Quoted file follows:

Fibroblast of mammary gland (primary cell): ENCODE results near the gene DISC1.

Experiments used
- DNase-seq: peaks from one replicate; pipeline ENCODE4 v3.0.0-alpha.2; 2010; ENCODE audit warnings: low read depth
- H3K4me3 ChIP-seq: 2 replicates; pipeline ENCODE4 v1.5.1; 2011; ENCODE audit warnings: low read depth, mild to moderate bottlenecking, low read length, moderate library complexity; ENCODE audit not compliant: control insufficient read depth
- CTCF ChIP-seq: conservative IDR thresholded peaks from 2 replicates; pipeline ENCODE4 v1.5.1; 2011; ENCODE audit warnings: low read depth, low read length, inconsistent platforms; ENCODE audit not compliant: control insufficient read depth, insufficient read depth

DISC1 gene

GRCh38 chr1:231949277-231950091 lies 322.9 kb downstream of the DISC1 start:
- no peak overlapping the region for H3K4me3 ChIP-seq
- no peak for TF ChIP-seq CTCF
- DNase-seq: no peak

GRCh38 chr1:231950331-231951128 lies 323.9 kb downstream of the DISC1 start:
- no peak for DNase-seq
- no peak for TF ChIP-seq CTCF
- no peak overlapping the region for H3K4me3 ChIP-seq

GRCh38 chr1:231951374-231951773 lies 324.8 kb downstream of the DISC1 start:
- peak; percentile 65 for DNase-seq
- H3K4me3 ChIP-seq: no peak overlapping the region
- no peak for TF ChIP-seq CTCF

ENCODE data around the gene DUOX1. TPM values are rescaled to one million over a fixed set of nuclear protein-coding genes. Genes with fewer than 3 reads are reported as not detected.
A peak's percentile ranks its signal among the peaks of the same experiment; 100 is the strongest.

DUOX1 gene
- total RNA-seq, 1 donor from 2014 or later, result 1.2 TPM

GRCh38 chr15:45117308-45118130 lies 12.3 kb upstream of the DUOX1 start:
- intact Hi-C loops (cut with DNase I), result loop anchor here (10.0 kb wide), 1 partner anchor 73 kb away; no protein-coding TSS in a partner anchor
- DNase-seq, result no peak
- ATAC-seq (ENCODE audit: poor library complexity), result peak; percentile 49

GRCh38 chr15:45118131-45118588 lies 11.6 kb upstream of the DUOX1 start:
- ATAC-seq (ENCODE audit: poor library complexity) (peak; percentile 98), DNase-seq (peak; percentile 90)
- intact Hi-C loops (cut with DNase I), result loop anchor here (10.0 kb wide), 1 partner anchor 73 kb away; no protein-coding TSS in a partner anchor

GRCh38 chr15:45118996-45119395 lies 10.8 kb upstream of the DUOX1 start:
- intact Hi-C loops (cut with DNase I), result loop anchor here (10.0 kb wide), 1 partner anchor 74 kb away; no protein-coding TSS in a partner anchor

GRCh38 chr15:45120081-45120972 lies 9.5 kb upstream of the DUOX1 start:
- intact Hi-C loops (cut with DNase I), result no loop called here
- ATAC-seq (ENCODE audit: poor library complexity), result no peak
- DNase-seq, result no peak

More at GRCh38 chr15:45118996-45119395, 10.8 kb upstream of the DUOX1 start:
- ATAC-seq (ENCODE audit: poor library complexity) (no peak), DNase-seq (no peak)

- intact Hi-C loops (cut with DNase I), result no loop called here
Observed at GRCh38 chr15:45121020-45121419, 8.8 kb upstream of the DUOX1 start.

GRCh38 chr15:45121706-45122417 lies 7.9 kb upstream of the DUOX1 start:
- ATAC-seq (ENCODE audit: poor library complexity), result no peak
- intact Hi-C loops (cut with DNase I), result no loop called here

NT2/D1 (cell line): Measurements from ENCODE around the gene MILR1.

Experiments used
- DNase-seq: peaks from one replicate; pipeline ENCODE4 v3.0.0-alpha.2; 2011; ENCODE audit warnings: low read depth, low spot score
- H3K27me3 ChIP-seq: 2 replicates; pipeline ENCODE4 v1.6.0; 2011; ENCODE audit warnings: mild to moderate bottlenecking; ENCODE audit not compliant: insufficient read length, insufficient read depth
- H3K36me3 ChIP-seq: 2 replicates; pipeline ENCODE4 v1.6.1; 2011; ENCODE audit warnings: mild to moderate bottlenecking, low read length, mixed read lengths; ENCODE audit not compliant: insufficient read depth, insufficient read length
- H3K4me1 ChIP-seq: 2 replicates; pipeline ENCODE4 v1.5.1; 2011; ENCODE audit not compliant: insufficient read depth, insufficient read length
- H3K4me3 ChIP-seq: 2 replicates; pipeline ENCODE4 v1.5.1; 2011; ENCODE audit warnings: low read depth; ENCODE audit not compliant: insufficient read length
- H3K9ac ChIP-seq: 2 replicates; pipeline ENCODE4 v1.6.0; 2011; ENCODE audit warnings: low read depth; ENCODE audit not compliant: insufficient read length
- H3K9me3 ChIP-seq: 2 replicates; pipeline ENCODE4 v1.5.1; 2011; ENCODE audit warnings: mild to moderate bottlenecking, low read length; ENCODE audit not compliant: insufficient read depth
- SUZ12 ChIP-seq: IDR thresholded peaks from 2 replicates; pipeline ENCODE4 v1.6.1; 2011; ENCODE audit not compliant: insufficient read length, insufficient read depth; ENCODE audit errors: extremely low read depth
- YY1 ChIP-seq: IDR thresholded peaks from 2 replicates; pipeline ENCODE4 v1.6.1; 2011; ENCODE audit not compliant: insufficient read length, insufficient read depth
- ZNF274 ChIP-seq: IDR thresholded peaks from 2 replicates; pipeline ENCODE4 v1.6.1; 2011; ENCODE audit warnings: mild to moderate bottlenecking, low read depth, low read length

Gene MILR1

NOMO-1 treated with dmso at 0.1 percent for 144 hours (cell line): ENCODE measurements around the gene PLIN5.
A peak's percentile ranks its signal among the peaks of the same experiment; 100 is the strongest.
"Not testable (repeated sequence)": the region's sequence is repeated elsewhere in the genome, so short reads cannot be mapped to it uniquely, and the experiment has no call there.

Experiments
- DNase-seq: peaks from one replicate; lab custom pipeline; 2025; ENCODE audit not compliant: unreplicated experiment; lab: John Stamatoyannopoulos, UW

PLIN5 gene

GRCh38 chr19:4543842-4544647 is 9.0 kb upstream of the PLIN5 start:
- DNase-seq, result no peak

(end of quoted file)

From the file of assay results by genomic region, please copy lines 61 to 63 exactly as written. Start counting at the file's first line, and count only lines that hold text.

PLIN5 gene

GRCh38 chr19:4543842-4544647 is 9.0 kb upstream of the PLIN5 start:
- DNase-seq, result no peak